It is not just him who is bearing all the difficulties but also his family. His daughter dies a few months after his wife his fent. BEGC 110 Free Solved Assignment

The sailer who has bought them gives them a better life and more care but is unable to save his daughter who falls ill and dies.

Henchard is also quick to lose toppen and to betray emotions. When Susan returns to his life with the sailor’s daughter whom she has named Elizabeth Jane after their daughter, she does not tell him the truth.

Henchard gets to learn the truth later and it makes him cold towards Jane. In this way, he ends up alienating her.

The sailor Newson who was believed to have died in a voyage returned to his life later looking for his daughter a strinned Henchard replies that she has died while she is alive and well with Donald Farfrae.

Newson, who had responsibly treated Henchard’s wife and daughter, leaves Henchard’s home with an aching heart. BEGC 110 Free Solved Assignment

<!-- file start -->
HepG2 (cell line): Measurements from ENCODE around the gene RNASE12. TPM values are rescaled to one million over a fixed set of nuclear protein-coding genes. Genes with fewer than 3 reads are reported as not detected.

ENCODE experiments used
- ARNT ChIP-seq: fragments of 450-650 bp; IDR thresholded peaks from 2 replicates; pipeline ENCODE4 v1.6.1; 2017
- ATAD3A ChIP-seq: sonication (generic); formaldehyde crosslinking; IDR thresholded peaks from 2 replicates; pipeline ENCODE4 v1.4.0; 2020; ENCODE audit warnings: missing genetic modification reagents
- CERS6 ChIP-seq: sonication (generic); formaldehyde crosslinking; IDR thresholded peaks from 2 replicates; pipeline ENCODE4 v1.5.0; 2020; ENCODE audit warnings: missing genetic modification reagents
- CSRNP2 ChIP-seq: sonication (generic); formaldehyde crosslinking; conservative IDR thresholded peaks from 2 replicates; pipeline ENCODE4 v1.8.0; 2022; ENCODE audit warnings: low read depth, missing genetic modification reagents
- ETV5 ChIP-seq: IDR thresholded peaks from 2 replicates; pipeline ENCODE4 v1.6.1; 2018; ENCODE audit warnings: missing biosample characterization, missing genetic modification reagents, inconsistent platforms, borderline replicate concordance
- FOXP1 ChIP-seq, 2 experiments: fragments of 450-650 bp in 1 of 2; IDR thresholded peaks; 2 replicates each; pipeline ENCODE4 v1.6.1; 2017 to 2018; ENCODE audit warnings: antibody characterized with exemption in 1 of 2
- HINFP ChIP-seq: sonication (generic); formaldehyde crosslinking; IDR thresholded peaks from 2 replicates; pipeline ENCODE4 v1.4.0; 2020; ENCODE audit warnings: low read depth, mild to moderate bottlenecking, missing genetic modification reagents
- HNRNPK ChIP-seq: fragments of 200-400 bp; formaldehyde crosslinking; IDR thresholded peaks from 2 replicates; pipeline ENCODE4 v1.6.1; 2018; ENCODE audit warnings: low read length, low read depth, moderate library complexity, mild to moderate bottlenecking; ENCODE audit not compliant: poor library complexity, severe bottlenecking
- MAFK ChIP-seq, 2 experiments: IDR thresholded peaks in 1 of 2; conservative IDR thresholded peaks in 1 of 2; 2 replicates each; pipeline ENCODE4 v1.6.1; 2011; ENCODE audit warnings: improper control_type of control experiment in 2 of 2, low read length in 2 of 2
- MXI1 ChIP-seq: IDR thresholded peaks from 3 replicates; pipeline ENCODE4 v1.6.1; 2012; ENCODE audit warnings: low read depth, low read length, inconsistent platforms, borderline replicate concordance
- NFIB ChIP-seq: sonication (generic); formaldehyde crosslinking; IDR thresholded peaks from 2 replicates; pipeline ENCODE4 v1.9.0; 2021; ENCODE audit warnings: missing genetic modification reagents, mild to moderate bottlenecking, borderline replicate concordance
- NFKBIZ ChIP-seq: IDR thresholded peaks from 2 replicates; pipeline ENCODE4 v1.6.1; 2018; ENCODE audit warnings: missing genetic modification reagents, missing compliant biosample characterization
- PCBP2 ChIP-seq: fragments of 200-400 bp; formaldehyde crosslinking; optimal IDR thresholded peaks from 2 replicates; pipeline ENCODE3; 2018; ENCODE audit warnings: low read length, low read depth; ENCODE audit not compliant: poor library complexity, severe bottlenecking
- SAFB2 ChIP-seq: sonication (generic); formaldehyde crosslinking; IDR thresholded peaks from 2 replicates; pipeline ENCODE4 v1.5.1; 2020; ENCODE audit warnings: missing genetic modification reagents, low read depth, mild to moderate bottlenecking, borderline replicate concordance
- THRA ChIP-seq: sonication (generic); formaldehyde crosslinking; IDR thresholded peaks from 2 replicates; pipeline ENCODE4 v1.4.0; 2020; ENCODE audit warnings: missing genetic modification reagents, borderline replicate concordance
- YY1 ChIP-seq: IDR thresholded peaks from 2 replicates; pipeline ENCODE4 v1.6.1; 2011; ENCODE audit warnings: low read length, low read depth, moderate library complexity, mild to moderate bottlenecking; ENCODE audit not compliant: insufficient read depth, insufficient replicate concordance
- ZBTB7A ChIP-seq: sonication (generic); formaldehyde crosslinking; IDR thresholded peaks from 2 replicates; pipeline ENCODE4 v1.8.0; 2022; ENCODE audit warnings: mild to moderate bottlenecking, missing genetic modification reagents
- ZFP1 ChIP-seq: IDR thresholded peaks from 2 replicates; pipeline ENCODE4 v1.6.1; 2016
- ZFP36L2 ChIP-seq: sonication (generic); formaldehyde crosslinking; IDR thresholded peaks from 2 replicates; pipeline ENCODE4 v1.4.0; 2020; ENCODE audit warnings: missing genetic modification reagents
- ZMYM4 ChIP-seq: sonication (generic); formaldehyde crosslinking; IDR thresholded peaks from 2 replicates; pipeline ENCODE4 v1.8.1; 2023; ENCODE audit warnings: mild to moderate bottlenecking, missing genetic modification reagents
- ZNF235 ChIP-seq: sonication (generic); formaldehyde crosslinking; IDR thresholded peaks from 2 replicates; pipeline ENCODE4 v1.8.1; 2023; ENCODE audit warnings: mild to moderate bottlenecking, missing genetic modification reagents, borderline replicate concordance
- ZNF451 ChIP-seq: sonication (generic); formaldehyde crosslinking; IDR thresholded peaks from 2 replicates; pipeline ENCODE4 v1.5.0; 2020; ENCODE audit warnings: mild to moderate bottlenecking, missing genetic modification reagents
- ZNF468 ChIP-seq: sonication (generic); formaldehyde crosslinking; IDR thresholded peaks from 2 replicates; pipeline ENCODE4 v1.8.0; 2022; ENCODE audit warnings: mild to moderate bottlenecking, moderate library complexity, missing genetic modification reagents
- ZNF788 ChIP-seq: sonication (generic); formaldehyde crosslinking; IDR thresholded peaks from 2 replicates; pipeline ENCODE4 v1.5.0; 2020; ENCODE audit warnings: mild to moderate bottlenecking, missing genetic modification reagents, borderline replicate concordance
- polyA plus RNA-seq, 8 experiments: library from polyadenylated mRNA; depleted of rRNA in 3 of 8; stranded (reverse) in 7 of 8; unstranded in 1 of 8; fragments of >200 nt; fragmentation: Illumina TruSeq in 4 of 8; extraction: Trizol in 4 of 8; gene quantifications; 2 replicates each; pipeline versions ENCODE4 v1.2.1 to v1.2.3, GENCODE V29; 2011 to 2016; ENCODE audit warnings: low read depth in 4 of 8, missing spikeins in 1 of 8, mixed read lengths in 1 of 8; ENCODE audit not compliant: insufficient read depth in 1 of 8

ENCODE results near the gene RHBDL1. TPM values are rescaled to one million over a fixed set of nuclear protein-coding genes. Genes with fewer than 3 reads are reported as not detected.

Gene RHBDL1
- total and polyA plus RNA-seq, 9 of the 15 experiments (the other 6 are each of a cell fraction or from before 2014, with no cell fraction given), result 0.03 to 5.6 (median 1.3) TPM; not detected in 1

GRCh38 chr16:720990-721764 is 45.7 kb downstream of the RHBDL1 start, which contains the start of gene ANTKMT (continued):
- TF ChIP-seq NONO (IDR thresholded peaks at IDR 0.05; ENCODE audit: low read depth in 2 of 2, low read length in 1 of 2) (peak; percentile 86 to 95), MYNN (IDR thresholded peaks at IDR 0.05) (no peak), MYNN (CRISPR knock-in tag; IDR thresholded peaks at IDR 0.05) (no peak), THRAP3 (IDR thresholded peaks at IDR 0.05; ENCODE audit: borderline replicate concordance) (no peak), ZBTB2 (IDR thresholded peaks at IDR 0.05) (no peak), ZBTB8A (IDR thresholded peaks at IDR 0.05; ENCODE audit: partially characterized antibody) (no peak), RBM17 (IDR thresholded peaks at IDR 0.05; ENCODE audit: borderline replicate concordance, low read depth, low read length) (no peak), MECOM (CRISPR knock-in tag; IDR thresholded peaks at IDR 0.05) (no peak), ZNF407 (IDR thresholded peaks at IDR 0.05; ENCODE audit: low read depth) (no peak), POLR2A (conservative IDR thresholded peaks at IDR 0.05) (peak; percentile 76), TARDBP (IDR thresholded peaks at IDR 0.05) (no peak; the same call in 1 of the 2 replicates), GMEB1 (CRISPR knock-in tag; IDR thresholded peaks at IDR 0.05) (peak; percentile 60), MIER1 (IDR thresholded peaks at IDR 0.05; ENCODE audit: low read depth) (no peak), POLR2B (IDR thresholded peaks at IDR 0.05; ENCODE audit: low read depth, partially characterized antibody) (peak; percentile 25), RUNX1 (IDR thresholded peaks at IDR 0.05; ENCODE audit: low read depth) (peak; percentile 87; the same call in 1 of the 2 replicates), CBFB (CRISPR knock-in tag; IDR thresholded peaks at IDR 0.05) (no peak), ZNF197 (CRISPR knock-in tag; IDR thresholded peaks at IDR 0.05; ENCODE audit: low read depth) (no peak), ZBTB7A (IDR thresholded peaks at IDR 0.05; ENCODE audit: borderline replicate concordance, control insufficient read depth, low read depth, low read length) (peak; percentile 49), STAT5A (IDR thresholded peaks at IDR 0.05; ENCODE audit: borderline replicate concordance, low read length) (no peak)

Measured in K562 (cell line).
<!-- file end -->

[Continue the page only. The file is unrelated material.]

Henchard cannot think straight after his family has returned to him. Again he has lost control of his wit and makes childish mistakes in anxiety.

It is why he ends up losing Elizabeth Jane’s sympathy when she learns of his lie from Newson.

Henchard has remained an honest and reliable leader for the people of Casterbridge. However, the picture is not as bright in his personal life which is a dark mess full of tragic episodes.

Hardy shows with clarity that Henchard trying to escape one mess lands himself in another. His poor fate follows him everywhere like a shadow.

By the end. all the love and hope in his life is gone and he is lying dead in a pit. Fate has punished him for his sins which seems a little unfair given the man had tried a lot to reform.

The pit in which he lies dead signifies a circle of hell to which Henchard’s soul has been banished forever.

It may appear that life has punished him excessively but then for Henchard, it has always been difficult to balance his act.

In his personal life. Henchard is a compulsive husband, an irresponsible father and a bad friend. BEGC 110 Free Solved Assignment

None of his relationships work and everyone abandons him. It is because of his emotional volatility and stubbornness.